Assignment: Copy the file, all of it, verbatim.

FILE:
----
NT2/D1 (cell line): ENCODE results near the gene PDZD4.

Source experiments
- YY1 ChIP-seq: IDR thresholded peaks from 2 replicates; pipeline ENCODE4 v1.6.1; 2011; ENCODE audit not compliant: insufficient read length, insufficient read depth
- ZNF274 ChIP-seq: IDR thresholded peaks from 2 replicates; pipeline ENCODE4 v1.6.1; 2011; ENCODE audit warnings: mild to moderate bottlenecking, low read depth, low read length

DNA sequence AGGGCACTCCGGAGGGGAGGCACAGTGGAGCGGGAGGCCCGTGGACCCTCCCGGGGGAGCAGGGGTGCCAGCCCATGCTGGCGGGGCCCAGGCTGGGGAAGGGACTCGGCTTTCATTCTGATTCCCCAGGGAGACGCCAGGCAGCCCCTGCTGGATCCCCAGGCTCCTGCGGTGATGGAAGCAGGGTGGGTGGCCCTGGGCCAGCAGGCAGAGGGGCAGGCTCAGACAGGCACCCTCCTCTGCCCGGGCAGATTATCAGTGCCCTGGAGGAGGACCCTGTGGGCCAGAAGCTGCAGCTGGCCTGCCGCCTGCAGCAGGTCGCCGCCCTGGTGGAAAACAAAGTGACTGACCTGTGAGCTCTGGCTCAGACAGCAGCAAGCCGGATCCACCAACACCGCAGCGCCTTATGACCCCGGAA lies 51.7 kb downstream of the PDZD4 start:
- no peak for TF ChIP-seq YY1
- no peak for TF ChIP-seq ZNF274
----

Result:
NT2/D1 (cell line): ENCODE results near the gene PDZD4.

Source experiments
- YY1 ChIP-seq: IDR thresholded peaks from 2 replicates; pipeline ENCODE4 v1.6.1; 2011; ENCODE audit not compliant: insufficient read length, insufficient read depth
- ZNF274 ChIP-seq: IDR thresholded peaks from 2 replicates; pipeline ENCODE4 v1.6.1; 2011; ENCODE audit warnings: mild to moderate bottlenecking, low read depth, low read length

DNA sequence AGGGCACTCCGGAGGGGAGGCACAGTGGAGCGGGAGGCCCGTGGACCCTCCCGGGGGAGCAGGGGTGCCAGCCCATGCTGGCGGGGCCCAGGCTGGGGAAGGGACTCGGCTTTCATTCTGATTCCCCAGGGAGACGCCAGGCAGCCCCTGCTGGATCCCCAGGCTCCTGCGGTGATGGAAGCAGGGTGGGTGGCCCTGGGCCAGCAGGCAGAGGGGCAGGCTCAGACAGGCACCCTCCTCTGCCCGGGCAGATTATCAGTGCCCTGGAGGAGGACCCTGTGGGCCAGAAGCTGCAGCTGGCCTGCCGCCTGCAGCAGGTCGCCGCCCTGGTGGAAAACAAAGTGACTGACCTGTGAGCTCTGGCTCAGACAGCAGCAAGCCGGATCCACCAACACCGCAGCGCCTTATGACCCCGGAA lies 51.7 kb downstream of the PDZD4 start:
- no peak for TF ChIP-seq YY1
- no peak for TF ChIP-seq ZNF274